Friday, November 24, 2006
Friday, November 24, 2006
I thought that I might get out of cooking the big Thanksgiving feast this year because I had hoped that our kitchen renovation might be under way. After Michael (Anschel of Otogawa-Anschel) told us that he wouldn't start until January, I gave up and decided just to cook up a storm. My menu was ambitious: roast turkey, mashed potatoes with roasted garlic, sweet potatoes with maple syrup, stuffing with parmesan and pine nuts, cranberry chutney, stir-fried green beans with garlic and ginger, roasted Brussels sprouts, sweet-tart cippoline onions, and Parker House rolls. My daughter Sarah brought a beet and fennel salad, and my daughter Elizabeth made a big green salad. Jim's sister Betty brought shrimp cocktail and a cheese dip with a raspberry-chipotle sauce. For dessert, I made Apple Crumb and Key Lime pies (both from Rose's Pie and Pastry Bible) and a Pumpkin Upside Down Cake from Lynn Rossetto Kaspar's newsletter.
This menu turned out to be not just ambitious, but crazy.
I took Wednesday off work to cook and I started off in a leisurely fashion with the apple pie. I make pie about once a year--on Thanksgiving or Christmas (except on the year that I threw a big Pie, Poetry, and Potables party, but that's a different story)--so my technique is not good. If I decided to throw myself into pie baking in a big way, I would have to experiment with different rolling pins and surfaces, but for now I made do with the one I picked up at Target a few years ago.
For the apple crumb pie, I used Rose's cream cheese pie crust. It was, as promised, both tender and flaky, and it tasted so delicious that you could fill it with cinnamon and sugar, roll it up, and eat it as a little pastry. I know that you could because I did. It brought back memories of childhood, when my mother would always give all of us a scrap of pie dough to shape, fill, and bake, except that this was a tastier crust than my mother made, because she used Crisco instead of butter and cream cheese. However, the crust wanted to stick to the counter, and I didn't leave enough dough on the edge to make a good tall crust. This pie is not a work of art, but it was one of the best apple pies I've ever eaten.
By the time I got the apple pie out of the oven, however, it was past noon, and I realized I could no longer work at a leisurely pace, and, besides, I needed to go to the grocery store for more supplies. It was almost 2:00 before I started work, simultaneously, on the butter-topped rolls and the Key Lime pie. Fortunately, the Key Lime pie was quick. I've made Key Lime before with bottled Key Lime juice. Although it claims to have no preservatives, it has a nasty taste. Rose recommends solving that problem by using regular supermarket limes instead of Key limes, and this turned out to be a good suggestion. With a little bit of lime zest, it was tart, and, piled with whipped cream, just sweet enough to offset the tartness. Rose's recipe calls for an Italian meringue, which would have been prettier, but we're a whipped cream family. I intended to make a stabilized whipped cream so I could cover the entire pie with cream, and I intended to garnish it with a few paper-thin lime slices, but by the time I served dessert, I was too tired to care, so I just had a big bowl of whipped cream, with an option for vanilla ice cream, for all the desserts.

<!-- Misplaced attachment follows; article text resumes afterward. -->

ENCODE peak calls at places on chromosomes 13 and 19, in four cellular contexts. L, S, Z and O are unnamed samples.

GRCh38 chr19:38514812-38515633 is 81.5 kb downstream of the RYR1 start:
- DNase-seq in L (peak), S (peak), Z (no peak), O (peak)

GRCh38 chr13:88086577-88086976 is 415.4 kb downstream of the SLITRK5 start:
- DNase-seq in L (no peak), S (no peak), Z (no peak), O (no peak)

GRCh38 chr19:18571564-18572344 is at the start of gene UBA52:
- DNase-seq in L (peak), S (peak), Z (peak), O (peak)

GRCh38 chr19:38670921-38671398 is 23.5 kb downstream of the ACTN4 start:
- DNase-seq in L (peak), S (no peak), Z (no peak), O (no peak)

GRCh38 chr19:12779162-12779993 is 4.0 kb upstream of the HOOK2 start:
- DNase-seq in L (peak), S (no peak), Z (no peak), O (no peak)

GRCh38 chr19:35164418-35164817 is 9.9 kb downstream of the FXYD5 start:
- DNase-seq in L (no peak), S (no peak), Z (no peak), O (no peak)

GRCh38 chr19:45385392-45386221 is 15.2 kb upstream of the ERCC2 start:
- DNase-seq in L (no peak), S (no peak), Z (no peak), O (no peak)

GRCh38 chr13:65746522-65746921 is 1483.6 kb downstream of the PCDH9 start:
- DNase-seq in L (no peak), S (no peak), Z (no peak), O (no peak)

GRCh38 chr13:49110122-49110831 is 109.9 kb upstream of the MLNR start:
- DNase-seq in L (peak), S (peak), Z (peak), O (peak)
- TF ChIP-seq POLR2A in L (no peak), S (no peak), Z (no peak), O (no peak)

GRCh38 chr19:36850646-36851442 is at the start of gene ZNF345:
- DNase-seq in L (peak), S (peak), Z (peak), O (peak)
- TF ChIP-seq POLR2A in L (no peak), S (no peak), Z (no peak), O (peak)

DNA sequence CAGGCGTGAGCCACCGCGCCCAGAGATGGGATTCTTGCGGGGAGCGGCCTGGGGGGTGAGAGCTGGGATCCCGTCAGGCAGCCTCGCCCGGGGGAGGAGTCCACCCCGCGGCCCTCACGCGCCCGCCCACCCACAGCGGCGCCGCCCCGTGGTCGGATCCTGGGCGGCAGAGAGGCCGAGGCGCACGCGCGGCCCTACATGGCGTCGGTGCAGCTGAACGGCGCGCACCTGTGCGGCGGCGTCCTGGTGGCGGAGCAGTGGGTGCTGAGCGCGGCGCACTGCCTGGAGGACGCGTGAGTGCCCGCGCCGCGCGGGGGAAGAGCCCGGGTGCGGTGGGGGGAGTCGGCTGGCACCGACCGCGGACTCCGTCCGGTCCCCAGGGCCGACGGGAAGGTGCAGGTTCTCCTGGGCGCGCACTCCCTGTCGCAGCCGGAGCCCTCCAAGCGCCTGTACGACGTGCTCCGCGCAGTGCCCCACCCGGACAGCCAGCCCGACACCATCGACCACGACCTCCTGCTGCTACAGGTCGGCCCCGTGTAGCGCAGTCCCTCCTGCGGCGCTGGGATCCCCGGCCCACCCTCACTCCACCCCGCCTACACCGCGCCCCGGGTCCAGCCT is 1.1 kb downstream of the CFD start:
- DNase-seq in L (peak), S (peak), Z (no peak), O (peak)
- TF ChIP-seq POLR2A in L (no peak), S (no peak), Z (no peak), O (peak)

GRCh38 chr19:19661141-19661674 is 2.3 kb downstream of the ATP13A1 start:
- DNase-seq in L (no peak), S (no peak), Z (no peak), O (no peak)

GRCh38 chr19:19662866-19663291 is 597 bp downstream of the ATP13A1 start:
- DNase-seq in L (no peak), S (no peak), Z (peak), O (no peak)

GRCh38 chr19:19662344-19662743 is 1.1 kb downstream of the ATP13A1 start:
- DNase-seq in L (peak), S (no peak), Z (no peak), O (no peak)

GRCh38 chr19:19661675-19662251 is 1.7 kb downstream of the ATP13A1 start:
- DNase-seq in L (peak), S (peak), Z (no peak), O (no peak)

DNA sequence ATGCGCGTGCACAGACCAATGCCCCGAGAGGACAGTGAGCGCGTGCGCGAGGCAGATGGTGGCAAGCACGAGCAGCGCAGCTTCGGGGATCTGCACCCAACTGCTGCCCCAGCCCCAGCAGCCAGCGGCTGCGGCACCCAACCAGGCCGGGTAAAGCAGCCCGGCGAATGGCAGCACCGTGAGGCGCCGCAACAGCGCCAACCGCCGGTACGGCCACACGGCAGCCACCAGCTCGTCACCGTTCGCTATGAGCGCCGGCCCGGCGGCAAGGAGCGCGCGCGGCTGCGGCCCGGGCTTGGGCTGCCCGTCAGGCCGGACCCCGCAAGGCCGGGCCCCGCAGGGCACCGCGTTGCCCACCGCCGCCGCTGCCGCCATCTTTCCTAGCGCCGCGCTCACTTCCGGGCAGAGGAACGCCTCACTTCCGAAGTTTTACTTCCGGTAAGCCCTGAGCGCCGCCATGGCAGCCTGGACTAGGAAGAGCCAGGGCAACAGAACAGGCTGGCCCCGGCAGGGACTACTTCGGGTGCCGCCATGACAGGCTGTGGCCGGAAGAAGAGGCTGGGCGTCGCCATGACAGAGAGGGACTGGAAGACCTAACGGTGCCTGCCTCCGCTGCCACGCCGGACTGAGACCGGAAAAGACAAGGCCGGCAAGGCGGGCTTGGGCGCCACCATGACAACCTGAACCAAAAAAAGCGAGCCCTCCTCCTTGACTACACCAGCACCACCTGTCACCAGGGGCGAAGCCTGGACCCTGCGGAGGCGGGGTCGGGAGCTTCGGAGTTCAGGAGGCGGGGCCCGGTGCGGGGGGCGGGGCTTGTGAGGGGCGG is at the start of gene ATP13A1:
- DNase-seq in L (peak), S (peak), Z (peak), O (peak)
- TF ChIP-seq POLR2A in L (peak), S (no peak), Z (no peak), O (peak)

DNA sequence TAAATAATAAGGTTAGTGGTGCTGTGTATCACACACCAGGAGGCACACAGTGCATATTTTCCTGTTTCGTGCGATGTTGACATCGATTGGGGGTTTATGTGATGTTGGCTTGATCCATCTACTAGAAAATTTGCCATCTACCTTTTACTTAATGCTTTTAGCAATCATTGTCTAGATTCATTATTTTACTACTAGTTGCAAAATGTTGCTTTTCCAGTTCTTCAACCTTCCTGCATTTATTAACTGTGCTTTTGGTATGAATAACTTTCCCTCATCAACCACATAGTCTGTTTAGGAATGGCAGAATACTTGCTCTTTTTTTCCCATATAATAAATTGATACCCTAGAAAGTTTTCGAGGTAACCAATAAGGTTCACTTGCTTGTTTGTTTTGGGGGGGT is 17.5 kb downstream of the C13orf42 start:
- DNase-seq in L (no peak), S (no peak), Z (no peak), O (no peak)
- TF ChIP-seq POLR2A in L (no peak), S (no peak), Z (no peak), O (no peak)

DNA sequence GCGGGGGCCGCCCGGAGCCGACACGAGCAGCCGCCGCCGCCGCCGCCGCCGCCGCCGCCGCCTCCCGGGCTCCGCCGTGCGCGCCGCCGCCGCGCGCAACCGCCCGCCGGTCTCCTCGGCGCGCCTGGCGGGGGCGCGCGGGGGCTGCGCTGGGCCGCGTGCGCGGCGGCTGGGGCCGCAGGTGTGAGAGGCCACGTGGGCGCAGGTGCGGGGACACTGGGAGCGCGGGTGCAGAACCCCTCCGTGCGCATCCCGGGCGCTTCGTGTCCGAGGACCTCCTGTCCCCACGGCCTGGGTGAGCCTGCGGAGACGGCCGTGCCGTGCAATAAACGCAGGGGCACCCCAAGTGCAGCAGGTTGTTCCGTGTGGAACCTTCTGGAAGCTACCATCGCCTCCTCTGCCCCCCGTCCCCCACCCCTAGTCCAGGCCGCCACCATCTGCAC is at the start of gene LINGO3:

Compared to the pies, the rolls were a breeze. I made the butter-topped roll recipe again, but this time I made Parker House rolls. These are the perfect dinner rolls, and they also make a super-delicious base for a leftover turkey sandwich.
By the time I finished making everything I had to make ahead of time, it was 10:00 on Wednesday night, I was bone-tired, covered with flour, and feeling more put upon than thankful.
My big question to myself in the days before Thanksgiving: should I bake three pies or should I be daring and make one dessert that's not a pie. This was not an insignificant issue. To present a non-pie option on Thanksgiving would be a serious break from Tradition. I found a recipe for pumpkin upside-down cake with cranberries and pecans that sounded so rich and buttery I thought it would might satisfy pumpkin pie lovers.
Actually, this dessert was a hit, although I was disappointed in it. The butter and brown sugar topping had 8 ounces of butter. I was thinking 8 tablespoons, or one stick, but then I realized that 8 ounces is a half a pound. Half a pound of butter! No wonder it sounded rich. I still wonder if that was a misprint, because there was so much butter that it oozed out of the cake for about an hour until it stabilized. And the texture of the cake was more like a pudding than a cake, but it did look pretty.
Thanksgiving was my family's favorite holiday because it's all about eating, and eating a lot. As a child, I remember eating seconds and thirds, especially of mashed potatoes and stuffing. Now I'm more circumspect, and I eat more vegetables and less gravy, but there is something admirable about a holiday that doesn't force you to buy presents--just to eat. And there is something very sweet about the Midwestern way of saying thank you--"Oh, you fussed! You shouldn't have!"
Posted by Marie at 4:28 PM